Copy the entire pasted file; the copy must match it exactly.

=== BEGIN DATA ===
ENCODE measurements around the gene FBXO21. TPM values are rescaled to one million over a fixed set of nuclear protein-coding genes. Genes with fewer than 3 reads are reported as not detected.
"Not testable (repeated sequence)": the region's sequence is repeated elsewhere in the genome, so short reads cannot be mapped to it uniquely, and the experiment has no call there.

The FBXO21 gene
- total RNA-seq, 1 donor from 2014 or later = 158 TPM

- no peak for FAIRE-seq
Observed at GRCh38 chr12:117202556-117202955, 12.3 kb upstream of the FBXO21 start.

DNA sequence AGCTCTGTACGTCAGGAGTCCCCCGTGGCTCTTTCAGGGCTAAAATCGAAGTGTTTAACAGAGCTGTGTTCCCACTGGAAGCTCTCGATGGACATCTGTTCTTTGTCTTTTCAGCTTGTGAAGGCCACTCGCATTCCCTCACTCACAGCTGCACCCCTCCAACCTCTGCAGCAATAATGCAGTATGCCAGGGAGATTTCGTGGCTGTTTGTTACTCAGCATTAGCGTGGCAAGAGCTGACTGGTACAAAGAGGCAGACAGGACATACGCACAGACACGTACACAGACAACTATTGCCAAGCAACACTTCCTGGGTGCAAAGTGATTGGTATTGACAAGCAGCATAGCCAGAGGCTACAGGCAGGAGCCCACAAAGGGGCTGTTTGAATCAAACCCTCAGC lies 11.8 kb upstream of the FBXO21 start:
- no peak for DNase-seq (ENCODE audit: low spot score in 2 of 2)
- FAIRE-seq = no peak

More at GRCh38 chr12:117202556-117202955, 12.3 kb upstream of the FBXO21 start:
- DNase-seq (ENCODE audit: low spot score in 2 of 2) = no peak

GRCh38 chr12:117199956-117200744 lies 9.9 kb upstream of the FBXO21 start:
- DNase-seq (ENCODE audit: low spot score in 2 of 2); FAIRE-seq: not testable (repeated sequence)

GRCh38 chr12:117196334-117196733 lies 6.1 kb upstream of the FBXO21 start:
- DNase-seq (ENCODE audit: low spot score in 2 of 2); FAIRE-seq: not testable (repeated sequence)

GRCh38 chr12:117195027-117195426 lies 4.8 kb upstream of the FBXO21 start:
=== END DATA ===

ENCODE measurements around the gene FBXO21. TPM values are rescaled to one million over a fixed set of nuclear protein-coding genes. Genes with fewer than 3 reads are reported as not detected.
"Not testable (repeated sequence)": the region's sequence is repeated elsewhere in the genome, so short reads cannot be mapped to it uniquely, and the experiment has no call there.

The FBXO21 gene
- total RNA-seq, 1 donor from 2014 or later = 158 TPM

- no peak for FAIRE-seq
Observed at GRCh38 chr12:117202556-117202955, 12.3 kb upstream of the FBXO21 start.

DNA sequence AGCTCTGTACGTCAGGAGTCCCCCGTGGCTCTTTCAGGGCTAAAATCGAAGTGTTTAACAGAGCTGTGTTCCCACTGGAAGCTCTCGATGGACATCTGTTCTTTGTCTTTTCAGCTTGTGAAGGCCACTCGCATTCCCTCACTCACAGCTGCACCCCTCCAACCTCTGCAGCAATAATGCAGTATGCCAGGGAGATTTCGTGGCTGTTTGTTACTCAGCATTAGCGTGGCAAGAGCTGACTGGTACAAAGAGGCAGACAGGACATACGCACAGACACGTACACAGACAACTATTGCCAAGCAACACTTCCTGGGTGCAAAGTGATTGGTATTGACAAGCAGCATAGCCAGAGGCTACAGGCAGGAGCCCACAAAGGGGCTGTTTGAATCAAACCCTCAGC lies 11.8 kb upstream of the FBXO21 start:
- no peak for DNase-seq (ENCODE audit: low spot score in 2 of 2)
- FAIRE-seq = no peak

More at GRCh38 chr12:117202556-117202955, 12.3 kb upstream of the FBXO21 start:
- DNase-seq (ENCODE audit: low spot score in 2 of 2) = no peak

GRCh38 chr12:117199956-117200744 lies 9.9 kb upstream of the FBXO21 start:
- DNase-seq (ENCODE audit: low spot score in 2 of 2); FAIRE-seq: not testable (repeated sequence)

GRCh38 chr12:117196334-117196733 lies 6.1 kb upstream of the FBXO21 start:
- DNase-seq (ENCODE audit: low spot score in 2 of 2); FAIRE-seq: not testable (repeated sequence)

GRCh38 chr12:117195027-117195426 lies 4.8 kb upstream of the FBXO21 start: